Bringing Water INTO the Cabin – Part II

By JohnyMac

Part II

I wrote about bringing water to the cabin back on my site in July 2012 titled Bringing Water to the BOL. I gave it a rewrite and posted Part I here on American Partisan last week. If you haven’t had a chance to read the article, please do so to understand the scope of this ongoing project. Since then we have been bringing our drinking and toilet water into the cabin one bucket at a time till 2015.

Typically, we had three, 5-gallon Home Depot buckets in the bathroom for flushing. Plus, five, 5-gallon blue jugs of water stored under the kitchen sink for use as needed for drinking and cooking. The water under the kitchen sink was pumped from each jug using a Whale marine foot pump. Our water usage was 1-2 toilet buckets and one drinking water jug a day. Obviously, more people at the cabin meant more water usage.

During the winter we just let the 1,150-foot long poly pipe delivering our water from the well up the mountain to our outside faucet run free so the pipe wouldn’t freeze. The water rate at our outside faucet is approximately 5-gpm. This rate changes through-out the year depending on how full the well is.

This process of filling buckets and jugs had worked well from the winter of 2011-12 till fall of 2015. In truth, lugging in buckets and jugs of water when it is snowing with single digit temperatures, was becoming a pain in my right hip. So, it was time to add running water to the cabin.

Below is a list of what I wanted to accomplish bringing water into the cabin:

  • The power for the water pump had to run off our solar battery bank which was 12-volts,
  • I liked the PEX plumbing system. This system has been used in Canadian housing industry since the mid-1960’s and in the States since the early 1990’s. PEX was first used in the States in the boating industry. Catalina sailboats were the first. Now most USA made boats and RV’s use it exclusively,
  • Had to be able to drain/bleed the system easily if we left the cabin vacant during the winter, and
  • Use a propane on demand water heater (AKA, Tank-less water heater) that could be ran off an inverter for when the electric went out, as it does often on the mountain.

Once I had those goals set, I bounced them off MrsMac, my brother and his wife. To help in the “sell” I put together the schematic below. Last, I priced out the installation to see what we were getting into.

Water System Schematic

The estimated price was $2,500- complete with cold and hot running water. In the beginning, the plan was not received well by “the wives” but heck – Who was carrying in all this water after all.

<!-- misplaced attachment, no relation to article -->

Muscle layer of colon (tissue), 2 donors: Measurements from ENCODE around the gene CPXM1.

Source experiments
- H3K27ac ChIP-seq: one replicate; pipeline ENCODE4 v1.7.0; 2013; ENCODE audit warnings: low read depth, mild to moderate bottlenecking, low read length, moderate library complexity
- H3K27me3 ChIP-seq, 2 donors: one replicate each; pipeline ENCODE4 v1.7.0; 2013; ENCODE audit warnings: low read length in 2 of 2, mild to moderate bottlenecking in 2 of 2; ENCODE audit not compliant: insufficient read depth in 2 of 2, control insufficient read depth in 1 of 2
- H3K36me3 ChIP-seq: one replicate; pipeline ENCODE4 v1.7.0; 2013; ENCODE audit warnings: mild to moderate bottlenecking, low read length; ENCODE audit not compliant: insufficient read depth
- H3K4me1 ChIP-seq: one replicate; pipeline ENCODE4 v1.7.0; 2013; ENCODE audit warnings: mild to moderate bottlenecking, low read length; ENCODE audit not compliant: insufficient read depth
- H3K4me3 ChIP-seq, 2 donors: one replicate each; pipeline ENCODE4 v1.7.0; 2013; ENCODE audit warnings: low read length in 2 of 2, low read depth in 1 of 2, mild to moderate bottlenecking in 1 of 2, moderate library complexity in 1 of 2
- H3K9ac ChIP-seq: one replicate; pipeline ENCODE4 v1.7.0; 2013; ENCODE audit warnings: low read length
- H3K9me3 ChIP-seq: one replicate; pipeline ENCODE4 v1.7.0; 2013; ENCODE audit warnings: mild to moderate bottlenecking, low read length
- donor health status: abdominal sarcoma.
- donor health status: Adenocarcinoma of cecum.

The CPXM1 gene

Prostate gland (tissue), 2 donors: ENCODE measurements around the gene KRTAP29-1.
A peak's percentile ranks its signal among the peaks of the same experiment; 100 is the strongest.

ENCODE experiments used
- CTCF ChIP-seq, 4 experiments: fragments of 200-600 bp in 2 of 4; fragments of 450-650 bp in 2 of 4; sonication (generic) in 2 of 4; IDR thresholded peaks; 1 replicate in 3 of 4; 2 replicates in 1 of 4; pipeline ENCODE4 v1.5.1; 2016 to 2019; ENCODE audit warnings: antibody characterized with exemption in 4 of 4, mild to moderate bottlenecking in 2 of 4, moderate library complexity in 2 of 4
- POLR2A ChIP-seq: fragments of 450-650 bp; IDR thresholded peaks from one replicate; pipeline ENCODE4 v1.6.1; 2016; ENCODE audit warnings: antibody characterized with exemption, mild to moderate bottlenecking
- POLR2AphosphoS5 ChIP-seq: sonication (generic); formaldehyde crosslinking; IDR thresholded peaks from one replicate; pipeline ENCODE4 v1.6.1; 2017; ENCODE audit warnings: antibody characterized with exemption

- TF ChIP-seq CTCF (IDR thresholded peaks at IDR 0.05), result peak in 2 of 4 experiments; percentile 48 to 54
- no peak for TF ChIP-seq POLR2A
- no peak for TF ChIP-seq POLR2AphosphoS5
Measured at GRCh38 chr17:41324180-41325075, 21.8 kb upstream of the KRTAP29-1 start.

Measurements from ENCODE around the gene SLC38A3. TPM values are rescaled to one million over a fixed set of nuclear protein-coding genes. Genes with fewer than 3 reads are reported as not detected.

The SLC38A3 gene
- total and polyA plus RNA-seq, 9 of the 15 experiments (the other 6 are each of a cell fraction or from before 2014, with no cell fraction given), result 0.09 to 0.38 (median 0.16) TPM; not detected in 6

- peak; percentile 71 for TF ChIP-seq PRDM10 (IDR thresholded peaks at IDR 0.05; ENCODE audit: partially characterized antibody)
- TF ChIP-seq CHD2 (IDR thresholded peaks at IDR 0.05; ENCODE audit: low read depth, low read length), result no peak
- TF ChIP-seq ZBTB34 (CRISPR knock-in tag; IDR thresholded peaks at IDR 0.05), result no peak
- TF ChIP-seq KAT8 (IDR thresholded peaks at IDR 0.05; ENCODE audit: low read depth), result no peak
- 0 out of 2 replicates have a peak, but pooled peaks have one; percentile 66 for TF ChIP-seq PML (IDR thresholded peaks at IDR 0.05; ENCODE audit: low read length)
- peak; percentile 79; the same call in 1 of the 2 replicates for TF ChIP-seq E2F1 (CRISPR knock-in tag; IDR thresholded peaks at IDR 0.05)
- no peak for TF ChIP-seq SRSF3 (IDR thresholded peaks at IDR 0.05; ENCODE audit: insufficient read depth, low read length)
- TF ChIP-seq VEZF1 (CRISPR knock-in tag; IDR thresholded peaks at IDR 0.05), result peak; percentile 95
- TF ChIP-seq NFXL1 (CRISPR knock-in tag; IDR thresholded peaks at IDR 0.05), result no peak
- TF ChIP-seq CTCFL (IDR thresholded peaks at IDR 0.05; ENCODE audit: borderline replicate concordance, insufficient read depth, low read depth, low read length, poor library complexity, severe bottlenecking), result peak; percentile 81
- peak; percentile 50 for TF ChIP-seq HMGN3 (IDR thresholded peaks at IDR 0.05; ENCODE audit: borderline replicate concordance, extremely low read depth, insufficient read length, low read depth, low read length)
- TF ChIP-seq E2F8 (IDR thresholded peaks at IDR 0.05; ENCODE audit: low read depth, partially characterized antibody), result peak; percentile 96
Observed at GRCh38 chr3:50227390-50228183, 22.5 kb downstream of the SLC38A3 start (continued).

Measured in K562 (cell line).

Due to the lack of interest of the proposed water system by “the wives” due to the cost, the plan got spiked until the fall of 2015. Bottom-line, as I mentioned earlier, I was tired of carrying two, 40-pound buckets & jugs of water into the cabin one in each hand, while the snow was blowing horizontally and temps in the single digits.

Knowing that Part II would be the cheapest step and would probably be met with minimal negative noise, I started there. I gathered the below mise en place and started the project.

> 55-gallon plastic food quality drum,
> One, 12-Volt marine grade water pump capable of 4-6 gpm and up to 60 psi,
> One, 10-nipple ¾-inch PEX manifold with ball-valves
> I had the 12/2 wire but I need some connectors and fuses,
> Assorted hose clamps, boiler valves, thru-hull fitting’s, wall clamps, screws, et cetera,
> Plywood (5/8″, 4×8’, cut to 4×5’),
> Concrete screws,
> 2×4’s,
> Sink faucet
> 8-inch frost free outdoor water faucet,
> 15-feet of ¾-inch blue PEX pipe,
> 100-feet of ½-inch blue PEX pipe, and
> Assorted PEX tools, fitting’s, clamps, etcetera.

Over several weeks, I collected the projects bits & pieces. Once all the pieces were gathered, I started to put them together not unlike a 1,000-piece jig saw puzzle of Hillary Clinton in an Orange Jump Suit.

Based on where the propane entered the cabin and the kitchen & bathrooms were located, I decided where to put the control panel for the water system in our basement.

With the right spot chosen, using cement anchor screws I put up three 2×4’s that would support the water control board and ran 120-volts to the panel for the tank-less water heater to be installed in the future.

Ready to start plumbing

Once that was completed, the 55-gallon water drum was drilled for the thru-hull fitting’s and boiler valves being attached to the fittings. The bottom fitting was for water out-take from the system and the one at top was for overflow.

Now it was time for the 12-Volt marine water pump installation. In order to help the pump function, I elevated the water drum on two chimney blocks topped off with a square piece of plywood for stability.

Whale Pump and cold-water manifold, set up